Gordie Howe could have been a Ranger or a Maple Leaf—very easily, in fact. At age 15, he was invited to a tryout with New York, but didn’t impress management enough to be placed on the protected list. After being noticed by the Red Wings and being assigned to their United States League team for development, the Maple Leafs noticed he was never actually put on the Wings’ protected list. Instead of sneaking around and snatching Howe, he informed Detroit coach Jack Adams, a good friend, noting there had been a clerical error. Adams immediately placed Howe on the protected list, and Mr. Hockey made his NHL debut in 1946 at age 18.
Howe wasn’t a dominant goal scorer in his first few seasons, but scored 68 points in 70 games in 1949-50, when the Red Wings won the Stanley Cup. He increased his production and led the NHL in points the next four seasons, winning two more Stanley Cups in the process (and another, his fourth, in 1954-55). He led the league in points six times throughout his career, led the league in goals five times and led the league in assists three times.
In addition to his goal-scoring prowess, Howe was also known for his tough play and his ability to plow you into the boards before (or after) scoring a goal. He also was ambidextrous and was able to use the era’s straight sticks as both a lefty and righty, further increasing his ability to get around every opponent on the ice. In addition to his six NHL scoring champion titles, he won the Hart Trophy as league MVP six times and captained the Red Wings from 1958 to 1962. Though he jumped to the WHA in 1973-74, his NHL numbers were the best in NHL history to that point and stood until Wayne Gretzky broke them in the 1990s.
Howe was also famous for his friendliness off the ice and his ability to make each young fan feel special.
“I'm watching these guys in awe and Gordie Howe picked up a whole bunch of snow on his stick and dumped it on my head,” said Jeremy Roenick. “I thought that was the coolest thing that ever happened. Then he skated around and he looked at me again and he winked. For those three seconds, it was me and Gordie Howe and nobody else. It was little, it was small, it took nothing out of his time, but it resonated my whole life. So as a player, as I got older, I tried to reach out to fans, to reach out to kids.”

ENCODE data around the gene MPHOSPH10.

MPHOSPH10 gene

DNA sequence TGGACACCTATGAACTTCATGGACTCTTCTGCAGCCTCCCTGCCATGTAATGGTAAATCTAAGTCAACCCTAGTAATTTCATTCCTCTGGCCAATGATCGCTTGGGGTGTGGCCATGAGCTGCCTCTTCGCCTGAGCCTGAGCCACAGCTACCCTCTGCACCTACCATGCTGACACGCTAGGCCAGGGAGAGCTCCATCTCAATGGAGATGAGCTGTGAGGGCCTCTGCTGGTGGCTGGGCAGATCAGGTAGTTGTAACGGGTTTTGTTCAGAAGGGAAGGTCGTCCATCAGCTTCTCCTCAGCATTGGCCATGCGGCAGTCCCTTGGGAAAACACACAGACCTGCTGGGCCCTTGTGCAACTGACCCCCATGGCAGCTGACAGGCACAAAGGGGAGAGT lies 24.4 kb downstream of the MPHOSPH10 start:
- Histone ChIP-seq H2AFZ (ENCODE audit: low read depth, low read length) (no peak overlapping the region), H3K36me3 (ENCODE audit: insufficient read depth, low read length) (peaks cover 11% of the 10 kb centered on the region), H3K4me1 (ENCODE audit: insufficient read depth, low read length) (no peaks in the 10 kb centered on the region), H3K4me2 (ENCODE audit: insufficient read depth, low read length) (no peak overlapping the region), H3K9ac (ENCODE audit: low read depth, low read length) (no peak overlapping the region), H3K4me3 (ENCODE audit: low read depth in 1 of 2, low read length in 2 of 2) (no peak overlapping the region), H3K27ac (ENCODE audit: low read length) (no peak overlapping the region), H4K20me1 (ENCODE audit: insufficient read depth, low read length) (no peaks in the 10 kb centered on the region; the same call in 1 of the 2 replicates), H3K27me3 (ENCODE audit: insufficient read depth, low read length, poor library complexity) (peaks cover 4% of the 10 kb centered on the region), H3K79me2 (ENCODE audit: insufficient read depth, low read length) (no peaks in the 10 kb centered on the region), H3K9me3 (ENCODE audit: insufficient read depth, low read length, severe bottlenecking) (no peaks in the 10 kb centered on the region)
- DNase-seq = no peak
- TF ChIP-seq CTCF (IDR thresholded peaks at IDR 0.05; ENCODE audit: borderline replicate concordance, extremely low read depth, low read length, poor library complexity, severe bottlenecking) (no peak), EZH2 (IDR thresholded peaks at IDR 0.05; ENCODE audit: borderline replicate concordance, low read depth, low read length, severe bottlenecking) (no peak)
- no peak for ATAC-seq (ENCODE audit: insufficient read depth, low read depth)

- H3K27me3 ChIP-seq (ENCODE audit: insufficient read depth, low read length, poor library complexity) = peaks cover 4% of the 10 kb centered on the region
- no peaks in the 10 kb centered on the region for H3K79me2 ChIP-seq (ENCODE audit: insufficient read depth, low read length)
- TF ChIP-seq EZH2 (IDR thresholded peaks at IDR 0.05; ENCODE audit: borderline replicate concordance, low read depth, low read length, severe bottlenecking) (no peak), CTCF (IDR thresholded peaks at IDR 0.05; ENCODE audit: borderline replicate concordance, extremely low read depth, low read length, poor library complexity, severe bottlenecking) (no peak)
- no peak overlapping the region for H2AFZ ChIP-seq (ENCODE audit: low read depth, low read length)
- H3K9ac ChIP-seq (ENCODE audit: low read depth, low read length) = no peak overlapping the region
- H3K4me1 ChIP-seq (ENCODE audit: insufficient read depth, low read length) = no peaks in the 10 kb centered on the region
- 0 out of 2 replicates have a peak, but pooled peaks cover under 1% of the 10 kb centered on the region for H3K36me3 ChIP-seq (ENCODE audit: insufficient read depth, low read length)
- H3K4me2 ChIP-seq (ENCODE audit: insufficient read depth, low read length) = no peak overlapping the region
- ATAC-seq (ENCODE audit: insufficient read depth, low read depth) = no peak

Howe also has an impact on media members, as The Hockey News’ Ryan Dixon recently pointed out in a THN.com article (http://www.thehockeynews.com/articles/35801-THNcom-Blog-Shaking-hands-with-the-legend-Gordie-Howe.html). Gordie was telling stories and explained the following event while he was in the WHA:
“‘There was a Russian hacking away at Wayne all night and he was getting really frustrated,” Howe said. “I told him, ‘The next time you get the puck, bring it up right wing. When you hear heavy breathing, get out of the way.’
Howe leveled the Russian with a devastating check. As the Russian trainer tended to his prone player, the WHA team changed lines.
“We were sitting on the bench and I said, ‘Damn,’ ” Howe remembered. “Wayne asked,
‘What’s wrong, Gord?’
“I said, ‘He’s getting up.’”
Mr. Hockey’s accomplishments include a 23-time NHL All-Star, 12 First All-Star Team Selections, nine Second Team All-Star Selections, four Stanley Cups, a Lester Patrick Award, a two-time Avco World Trophy winner as the WHA champion, a two-time WHA All-Star, being in the top five in NHL scoring for 20 consecutive seasons, and having his number nine retired by the Red Wings, Houston Aeros and Hartford Whalers/Carolina Hurricanes.
Ranked number three on The Hockey News’ list of all-time greatest players, Howe currently holds 13 NHL records and three Red Wings records. He is the highest-scoring winger of all time and the greatest of any that ever played the game. The icing was put on the cake that is Gordie Howe’s career when he was elected to the Hockey Hall of Fame in 1972, officially ending Mr. Hockey’s legendary career that will never be forgotten.